Main image of article Dell Adds in the Valley While Overall Tech Hiring Gains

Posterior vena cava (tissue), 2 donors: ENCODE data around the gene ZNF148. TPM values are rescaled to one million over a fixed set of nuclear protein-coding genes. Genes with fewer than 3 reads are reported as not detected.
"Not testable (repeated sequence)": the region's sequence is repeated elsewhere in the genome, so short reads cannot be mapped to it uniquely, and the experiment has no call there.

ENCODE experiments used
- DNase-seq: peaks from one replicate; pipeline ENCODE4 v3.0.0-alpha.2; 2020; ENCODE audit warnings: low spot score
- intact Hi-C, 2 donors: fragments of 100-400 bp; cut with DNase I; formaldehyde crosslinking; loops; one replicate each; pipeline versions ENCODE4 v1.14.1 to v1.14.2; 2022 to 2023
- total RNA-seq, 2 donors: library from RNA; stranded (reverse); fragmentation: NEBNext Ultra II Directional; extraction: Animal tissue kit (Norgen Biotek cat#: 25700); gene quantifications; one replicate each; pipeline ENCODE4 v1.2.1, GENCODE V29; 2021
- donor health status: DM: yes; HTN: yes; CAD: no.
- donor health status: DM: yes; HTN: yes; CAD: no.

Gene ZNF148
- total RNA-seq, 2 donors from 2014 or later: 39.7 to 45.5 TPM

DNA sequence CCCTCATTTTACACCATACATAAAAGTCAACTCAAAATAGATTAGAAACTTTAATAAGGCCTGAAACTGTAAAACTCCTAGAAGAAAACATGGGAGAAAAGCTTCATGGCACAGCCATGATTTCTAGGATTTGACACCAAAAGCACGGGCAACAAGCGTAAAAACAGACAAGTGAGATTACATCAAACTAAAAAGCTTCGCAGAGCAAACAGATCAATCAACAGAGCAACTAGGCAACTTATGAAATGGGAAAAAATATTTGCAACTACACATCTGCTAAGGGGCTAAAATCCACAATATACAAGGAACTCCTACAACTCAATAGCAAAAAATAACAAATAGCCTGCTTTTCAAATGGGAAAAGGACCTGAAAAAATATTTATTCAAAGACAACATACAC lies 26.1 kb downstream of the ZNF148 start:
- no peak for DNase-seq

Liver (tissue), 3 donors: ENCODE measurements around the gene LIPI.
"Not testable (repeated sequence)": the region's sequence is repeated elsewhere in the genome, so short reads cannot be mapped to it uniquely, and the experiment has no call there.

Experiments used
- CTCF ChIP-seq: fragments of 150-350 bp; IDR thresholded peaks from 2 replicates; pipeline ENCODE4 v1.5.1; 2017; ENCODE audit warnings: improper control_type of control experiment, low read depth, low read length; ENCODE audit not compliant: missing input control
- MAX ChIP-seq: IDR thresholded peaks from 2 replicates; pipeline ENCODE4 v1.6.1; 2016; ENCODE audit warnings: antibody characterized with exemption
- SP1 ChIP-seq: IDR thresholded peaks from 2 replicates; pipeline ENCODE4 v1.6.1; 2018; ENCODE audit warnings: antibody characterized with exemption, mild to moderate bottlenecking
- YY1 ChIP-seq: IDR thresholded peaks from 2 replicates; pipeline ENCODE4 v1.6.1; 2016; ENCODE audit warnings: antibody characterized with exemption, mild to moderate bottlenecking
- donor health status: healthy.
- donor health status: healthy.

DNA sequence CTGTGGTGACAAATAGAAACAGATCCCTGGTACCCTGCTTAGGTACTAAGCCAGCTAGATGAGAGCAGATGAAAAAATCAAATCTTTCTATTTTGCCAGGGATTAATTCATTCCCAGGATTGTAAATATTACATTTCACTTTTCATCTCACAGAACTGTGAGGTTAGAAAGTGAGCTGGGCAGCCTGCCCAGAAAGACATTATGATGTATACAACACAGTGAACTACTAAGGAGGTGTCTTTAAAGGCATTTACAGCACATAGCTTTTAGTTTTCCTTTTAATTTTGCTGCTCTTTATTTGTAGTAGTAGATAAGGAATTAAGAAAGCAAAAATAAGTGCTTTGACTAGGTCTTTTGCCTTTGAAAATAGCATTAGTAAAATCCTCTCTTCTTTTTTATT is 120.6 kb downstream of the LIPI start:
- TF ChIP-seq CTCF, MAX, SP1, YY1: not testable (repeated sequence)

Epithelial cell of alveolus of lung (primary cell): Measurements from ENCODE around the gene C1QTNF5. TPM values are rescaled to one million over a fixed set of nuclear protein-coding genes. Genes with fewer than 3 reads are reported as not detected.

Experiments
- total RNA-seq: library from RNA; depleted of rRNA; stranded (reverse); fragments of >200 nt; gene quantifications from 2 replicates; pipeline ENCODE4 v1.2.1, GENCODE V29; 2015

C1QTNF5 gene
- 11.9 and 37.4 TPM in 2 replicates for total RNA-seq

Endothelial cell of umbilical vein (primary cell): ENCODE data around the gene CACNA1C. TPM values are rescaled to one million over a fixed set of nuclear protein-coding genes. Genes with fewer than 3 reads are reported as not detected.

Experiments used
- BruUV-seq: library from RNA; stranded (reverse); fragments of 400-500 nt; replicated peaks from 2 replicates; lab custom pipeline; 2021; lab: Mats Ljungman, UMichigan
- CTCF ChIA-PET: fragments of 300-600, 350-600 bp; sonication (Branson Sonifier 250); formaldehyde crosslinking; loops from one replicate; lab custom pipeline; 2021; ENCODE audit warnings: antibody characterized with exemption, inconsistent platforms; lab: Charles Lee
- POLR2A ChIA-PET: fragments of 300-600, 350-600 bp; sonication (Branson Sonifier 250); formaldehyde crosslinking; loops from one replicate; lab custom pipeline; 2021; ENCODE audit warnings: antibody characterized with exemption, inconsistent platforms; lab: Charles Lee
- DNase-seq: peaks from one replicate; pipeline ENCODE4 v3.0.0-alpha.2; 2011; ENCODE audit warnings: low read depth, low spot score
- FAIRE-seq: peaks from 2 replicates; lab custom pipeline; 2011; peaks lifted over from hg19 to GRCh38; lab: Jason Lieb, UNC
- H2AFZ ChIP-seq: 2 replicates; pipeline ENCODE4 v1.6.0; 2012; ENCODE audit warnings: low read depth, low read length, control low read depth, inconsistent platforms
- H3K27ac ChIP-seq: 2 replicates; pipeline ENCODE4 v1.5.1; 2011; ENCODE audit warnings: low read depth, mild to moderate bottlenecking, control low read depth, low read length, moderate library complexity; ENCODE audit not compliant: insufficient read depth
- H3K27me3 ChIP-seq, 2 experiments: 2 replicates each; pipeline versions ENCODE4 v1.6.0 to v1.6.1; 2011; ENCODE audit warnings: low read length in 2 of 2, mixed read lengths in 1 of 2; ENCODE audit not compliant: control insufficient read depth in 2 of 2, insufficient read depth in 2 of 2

Dell Ramping Up in the Valley with New Hires: Dell plans to expand its Silicon Valley operations after quickly reaching capacity with 700 employees in its 240,000-square-foot Santa Clara R&D facility, which has been open only since October. The company will expand next door this summer and will continue adding hundreds of workers each year through acquisitions and new hires. Dell should have about 1,500 employees in the facility within the next several years. Marketwatch Hiring In the Tech Sector Gains Momentum: Among U.S. tech companies with market values of more than $100 million, almost 50 increased employment by more than half in the most recently reported two-year period, according to Bloomberg data. Some small and mid-size businesses boosted payrolls by almost five-fold, underscoring the resilient demand for Internet services, software, and electronics. In the software and services industry, 74 companies with more than $100 million in market value expanded their workforce by at least 10 percent, more than any other industry group measured by Bloomberg. Bloomberg NEC Plans to Cut Thousands of Jobs: Japan’s venerable NEC Corp. said it will cut 10,000 jobs, about ten percent of its workforce, to cut costs as competition from foreign rivals, including Apple, continues to hurt its bottom line. Headcount will be reduced by the end of September and around 7,000 of the layoffs will be in Japan. The remainder will come from international operations. Reuters Irony: Monster Lays Off Workers: Monster Worldwide Inc. says it has laid off approximately seven percent of its worldwide workforce, around 400 people, including about 100 in Massachusetts. According to a company spokesperson, some workers will be hired back mainly in sales and marketing roles. An official statement said, “Moving forward, we will focus on rolling out these innovations globally and growing revenue through an increase in sales and marketing activity consistent with our historical norms. To that end, we plan to add revenue-generating positions opportunistically throughout 2012. We appreciate the effort and contribution of our nearly 6,000 employees in helping us achieve our continued growth.” Boston Business Journal The FCC Seeks to Help Spread Rural Broadband: The FCC announced changes to its Lifeline subsidy program that will help fund a new test program to bring broadband to low-income households. The 25-year-old Lifeline program, which helps subsidize the cost of telephone service for those who can't otherwise afford it, is seen by experts to suffer from waste and abuse, so a new database will be created to make sure subsidies aren’t funneled to multiple phone carriers on behalf of the same individual. The FCC hopes to save $2 billion over the next three years, $25 million of which will go towards a new Broadband Adoption Pilot Program that will help subsidize the cost of Internet access itself to low-income rural homes. The providers participating in the program will be required to address the price of the necessary hardware and overall education on digital services. The Verge Twitter’s Country-Specific Blocking Stirs Up Social Media: Twitter will comply with government requests to block tweets in specific countries, and opinion is decidedly mixed on the controversial decision. While Twitter may lose some of its power as a tool for political change, it may also help expose those places where censorship is practiced. On its own blog, Twitter said, "In short, we believe the new, more granular approach to withheld content is a good thing for freedom of expression, transparency, accountability—and for our users. Besides allowing us to keep Tweets available in more places, it also allows users to see whether we are living up to our freedom of expression ideal.” Smartphones Are Seen As Essential Shopping Tools: Over half of U.S. adult cell phone owners used their handsets for shopping assistance while in stores during the 2011 holiday season, a survey from the Pew Research Center has found. Sixty-three percent of cell owners from ages 18 to 49 either called a friend for buying advice or looked up product reviews online. A quarter of adult cell users went online to see if they could find a better price for a product they were considering buying. The numbers are scary for brick-and-mortar stores because they know that consumers will soon insist stores match or beat the prices of their online competitors. PC World

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